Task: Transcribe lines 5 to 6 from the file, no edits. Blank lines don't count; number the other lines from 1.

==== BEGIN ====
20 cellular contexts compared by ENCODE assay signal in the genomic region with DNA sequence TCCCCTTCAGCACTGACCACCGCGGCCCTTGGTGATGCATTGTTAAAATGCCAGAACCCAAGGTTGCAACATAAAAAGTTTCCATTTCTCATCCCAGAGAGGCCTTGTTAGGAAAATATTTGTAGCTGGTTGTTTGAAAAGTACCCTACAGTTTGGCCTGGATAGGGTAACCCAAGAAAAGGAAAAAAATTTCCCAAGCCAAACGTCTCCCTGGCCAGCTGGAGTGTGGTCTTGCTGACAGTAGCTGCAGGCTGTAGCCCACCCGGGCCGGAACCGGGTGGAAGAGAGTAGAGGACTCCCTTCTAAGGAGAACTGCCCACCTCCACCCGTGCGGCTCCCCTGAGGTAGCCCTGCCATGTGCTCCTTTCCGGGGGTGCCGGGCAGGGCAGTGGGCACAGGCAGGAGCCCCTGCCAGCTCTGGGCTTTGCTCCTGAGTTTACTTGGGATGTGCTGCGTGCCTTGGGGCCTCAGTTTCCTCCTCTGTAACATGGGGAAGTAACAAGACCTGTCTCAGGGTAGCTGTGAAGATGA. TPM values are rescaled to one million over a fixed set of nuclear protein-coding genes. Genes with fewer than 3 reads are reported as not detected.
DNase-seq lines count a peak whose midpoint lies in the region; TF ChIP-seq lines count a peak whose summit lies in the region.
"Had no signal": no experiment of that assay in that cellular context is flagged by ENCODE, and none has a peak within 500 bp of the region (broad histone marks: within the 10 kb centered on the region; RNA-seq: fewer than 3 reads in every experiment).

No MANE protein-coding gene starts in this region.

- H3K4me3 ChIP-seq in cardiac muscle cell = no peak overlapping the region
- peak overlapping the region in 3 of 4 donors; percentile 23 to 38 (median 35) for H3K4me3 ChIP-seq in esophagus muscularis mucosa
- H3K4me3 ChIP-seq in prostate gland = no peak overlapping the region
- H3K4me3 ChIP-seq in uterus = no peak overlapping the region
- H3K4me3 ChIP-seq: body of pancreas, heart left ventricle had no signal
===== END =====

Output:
- H3K4me3 ChIP-seq in cardiac muscle cell = no peak overlapping the region
- peak overlapping the region in 3 of 4 donors; percentile 23 to 38 (median 35) for H3K4me3 ChIP-seq in esophagus muscularis mucosa